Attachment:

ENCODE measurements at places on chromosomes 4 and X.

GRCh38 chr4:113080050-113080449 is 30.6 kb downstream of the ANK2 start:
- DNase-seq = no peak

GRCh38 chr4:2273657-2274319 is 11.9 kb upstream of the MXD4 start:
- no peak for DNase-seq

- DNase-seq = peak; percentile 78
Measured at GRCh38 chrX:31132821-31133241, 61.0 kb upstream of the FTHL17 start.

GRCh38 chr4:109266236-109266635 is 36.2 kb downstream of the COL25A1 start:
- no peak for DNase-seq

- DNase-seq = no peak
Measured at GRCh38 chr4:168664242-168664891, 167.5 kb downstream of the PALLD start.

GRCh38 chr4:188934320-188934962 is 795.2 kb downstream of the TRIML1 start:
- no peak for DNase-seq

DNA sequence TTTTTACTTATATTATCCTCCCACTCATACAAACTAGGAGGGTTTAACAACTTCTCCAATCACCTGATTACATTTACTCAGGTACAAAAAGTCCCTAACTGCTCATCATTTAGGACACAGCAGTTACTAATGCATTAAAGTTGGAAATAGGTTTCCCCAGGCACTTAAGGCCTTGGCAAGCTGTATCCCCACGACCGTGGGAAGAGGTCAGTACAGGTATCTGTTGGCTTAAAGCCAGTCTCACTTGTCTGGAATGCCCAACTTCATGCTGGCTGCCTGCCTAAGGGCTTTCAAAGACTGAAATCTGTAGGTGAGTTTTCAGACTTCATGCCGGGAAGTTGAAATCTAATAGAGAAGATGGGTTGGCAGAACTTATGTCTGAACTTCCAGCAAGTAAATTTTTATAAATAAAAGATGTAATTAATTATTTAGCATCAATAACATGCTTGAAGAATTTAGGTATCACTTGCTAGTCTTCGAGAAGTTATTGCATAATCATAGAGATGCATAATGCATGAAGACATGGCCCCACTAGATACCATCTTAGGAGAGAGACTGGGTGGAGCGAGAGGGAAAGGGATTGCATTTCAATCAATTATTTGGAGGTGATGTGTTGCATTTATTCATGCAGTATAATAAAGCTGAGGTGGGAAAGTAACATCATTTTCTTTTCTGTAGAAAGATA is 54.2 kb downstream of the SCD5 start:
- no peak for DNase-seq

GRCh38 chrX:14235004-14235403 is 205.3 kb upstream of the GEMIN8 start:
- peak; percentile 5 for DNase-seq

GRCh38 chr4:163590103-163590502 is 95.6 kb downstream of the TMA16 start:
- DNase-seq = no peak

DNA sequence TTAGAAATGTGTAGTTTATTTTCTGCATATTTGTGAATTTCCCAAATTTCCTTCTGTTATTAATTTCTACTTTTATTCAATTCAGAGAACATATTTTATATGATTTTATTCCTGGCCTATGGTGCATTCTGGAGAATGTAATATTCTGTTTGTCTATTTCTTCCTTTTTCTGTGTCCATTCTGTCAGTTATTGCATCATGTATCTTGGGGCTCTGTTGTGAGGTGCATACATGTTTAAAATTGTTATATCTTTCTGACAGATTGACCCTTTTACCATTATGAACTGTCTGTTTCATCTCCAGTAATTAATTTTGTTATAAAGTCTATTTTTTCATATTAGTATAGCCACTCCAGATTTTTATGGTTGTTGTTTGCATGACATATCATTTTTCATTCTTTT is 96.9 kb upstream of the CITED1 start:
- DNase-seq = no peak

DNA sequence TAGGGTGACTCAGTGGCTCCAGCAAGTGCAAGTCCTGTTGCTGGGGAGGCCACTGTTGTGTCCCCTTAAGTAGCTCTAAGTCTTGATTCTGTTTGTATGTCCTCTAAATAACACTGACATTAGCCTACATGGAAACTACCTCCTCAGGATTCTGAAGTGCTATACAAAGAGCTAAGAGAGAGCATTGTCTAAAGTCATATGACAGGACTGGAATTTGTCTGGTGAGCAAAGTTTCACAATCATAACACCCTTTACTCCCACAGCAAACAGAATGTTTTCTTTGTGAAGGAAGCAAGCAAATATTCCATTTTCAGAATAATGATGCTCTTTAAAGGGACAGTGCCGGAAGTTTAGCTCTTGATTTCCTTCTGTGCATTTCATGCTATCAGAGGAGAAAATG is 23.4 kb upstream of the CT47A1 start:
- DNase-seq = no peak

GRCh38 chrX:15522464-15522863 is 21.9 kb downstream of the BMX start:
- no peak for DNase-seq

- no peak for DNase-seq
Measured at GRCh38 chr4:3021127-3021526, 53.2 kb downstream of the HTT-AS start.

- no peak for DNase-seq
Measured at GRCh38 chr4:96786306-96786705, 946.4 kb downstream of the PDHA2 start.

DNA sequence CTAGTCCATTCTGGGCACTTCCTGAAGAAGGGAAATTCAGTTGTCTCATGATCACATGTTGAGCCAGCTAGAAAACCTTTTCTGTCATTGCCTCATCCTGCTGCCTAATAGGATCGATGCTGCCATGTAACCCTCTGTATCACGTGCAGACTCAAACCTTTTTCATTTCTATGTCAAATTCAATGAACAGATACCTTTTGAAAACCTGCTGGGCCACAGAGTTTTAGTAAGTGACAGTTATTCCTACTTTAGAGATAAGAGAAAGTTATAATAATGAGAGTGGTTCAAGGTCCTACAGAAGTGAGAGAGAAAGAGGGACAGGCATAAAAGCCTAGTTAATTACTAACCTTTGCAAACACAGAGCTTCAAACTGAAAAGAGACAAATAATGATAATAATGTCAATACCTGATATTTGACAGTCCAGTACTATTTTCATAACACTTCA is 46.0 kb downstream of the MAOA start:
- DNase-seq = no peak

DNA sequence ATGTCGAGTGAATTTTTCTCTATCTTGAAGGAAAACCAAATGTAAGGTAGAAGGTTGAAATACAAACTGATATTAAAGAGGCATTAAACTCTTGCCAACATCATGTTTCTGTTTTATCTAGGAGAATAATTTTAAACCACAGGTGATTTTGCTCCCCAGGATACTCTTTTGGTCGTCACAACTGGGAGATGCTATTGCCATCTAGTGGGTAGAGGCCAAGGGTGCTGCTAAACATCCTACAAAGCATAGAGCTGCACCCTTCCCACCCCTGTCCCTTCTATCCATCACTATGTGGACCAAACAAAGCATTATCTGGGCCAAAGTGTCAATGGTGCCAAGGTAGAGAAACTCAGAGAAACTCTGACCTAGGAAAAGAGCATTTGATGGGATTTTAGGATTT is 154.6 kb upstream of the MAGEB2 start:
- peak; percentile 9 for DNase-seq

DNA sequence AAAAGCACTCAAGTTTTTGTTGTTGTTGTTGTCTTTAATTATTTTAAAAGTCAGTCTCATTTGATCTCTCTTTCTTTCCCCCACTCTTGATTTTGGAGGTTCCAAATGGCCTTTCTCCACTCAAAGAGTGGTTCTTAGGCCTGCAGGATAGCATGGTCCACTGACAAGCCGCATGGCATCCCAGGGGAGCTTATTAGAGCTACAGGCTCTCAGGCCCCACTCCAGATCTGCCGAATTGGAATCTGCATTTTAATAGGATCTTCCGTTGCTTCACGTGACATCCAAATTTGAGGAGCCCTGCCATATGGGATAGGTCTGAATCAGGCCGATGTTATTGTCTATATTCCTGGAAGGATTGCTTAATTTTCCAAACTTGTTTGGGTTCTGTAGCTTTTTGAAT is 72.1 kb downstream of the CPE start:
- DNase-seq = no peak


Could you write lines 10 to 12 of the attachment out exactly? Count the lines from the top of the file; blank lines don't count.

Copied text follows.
- DNase-seq = no peak
Measured at GRCh38 chr4:168664242-168664891, 167.5 kb downstream of the PALLD start.

GRCh38 chr4:188934320-188934962 is 795.2 kb downstream of the TRIML1 start: